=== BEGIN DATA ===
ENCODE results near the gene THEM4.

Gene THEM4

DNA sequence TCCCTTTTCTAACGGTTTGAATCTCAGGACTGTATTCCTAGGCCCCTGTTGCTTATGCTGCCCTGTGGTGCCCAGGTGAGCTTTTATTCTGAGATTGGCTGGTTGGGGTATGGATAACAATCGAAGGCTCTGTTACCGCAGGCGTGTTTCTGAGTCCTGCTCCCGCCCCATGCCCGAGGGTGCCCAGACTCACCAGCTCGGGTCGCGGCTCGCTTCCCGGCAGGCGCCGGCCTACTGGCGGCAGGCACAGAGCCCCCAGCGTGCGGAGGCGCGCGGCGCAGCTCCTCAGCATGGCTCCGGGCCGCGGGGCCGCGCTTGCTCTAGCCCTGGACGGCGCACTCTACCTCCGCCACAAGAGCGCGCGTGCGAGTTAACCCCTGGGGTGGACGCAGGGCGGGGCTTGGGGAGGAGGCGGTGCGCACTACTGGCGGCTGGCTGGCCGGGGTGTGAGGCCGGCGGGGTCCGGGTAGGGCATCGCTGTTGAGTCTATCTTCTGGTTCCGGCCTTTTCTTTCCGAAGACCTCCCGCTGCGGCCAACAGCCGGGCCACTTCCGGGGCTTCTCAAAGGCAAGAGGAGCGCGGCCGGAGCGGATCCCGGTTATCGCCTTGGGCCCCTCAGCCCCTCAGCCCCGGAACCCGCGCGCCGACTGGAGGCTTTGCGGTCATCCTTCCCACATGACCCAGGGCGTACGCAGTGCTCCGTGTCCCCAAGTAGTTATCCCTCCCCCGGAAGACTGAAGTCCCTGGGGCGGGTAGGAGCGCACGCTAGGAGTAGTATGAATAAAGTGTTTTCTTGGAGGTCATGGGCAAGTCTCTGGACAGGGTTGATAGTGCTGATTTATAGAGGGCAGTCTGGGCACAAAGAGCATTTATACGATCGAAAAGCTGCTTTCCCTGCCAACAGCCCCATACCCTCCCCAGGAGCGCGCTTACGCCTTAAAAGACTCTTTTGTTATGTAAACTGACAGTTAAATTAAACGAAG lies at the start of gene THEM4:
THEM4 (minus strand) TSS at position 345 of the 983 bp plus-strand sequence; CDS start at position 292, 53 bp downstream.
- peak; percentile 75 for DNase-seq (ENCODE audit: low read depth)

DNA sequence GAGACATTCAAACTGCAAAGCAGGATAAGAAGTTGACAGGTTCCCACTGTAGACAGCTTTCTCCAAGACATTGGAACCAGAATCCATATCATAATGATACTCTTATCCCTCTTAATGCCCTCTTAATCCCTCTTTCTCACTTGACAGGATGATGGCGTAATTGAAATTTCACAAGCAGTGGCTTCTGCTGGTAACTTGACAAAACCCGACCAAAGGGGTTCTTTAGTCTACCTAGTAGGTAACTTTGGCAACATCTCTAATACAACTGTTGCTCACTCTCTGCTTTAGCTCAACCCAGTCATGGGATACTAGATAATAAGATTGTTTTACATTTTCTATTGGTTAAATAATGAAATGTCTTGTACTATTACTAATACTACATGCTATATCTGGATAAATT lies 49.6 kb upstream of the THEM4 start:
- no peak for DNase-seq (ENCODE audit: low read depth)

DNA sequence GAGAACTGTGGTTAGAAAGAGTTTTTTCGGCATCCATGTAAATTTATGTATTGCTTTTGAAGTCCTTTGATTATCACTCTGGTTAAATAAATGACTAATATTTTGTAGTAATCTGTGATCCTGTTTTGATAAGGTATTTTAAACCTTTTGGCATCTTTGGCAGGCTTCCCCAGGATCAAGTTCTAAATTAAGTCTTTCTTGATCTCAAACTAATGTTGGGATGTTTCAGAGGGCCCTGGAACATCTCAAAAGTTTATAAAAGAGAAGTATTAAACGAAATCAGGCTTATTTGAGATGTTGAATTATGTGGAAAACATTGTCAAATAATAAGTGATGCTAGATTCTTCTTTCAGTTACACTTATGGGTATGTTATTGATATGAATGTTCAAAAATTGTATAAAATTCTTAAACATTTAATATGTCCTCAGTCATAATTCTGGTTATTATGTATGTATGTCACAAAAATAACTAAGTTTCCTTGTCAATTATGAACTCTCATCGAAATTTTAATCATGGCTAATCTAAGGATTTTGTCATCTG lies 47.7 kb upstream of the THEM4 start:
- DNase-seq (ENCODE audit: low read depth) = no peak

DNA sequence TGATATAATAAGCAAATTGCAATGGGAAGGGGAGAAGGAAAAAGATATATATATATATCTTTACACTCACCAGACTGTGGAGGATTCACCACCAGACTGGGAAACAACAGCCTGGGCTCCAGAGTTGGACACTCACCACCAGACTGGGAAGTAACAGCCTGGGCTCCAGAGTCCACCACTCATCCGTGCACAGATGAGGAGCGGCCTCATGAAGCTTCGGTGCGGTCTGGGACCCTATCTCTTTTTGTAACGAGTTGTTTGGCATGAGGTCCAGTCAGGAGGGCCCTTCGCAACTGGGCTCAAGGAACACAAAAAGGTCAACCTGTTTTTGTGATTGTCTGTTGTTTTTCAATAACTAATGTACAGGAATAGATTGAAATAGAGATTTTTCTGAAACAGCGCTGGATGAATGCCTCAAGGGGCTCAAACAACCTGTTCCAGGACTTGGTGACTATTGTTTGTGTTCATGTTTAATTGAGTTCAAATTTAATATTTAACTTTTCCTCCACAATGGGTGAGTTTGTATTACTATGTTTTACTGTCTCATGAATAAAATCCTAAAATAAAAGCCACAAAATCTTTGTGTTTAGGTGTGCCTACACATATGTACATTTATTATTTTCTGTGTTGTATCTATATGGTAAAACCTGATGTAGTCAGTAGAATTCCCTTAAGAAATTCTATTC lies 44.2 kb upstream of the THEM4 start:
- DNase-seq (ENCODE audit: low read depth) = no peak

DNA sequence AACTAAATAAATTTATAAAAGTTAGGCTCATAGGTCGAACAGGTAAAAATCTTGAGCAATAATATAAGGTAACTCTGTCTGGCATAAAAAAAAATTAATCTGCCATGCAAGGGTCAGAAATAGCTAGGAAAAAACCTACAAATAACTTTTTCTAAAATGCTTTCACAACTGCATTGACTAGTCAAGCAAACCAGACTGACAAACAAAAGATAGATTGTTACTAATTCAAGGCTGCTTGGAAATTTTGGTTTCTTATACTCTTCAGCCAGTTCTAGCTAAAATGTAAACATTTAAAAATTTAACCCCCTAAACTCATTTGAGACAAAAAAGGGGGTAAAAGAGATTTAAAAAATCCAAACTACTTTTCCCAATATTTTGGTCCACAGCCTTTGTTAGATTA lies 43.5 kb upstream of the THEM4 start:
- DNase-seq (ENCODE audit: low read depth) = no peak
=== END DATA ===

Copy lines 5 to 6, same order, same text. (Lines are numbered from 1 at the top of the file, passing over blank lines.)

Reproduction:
- peak; percentile 75 for DNase-seq (ENCODE audit: low read depth)

DNA sequence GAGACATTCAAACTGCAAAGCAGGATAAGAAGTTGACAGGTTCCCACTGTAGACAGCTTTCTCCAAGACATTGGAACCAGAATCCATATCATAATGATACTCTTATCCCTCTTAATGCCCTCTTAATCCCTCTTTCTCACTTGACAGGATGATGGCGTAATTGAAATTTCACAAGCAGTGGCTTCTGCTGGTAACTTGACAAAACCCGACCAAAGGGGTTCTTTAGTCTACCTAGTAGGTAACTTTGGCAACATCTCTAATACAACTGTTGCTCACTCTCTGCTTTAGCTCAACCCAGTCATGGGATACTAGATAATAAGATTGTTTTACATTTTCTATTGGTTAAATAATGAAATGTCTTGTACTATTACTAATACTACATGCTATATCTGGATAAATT lies 49.6 kb upstream of the THEM4 start: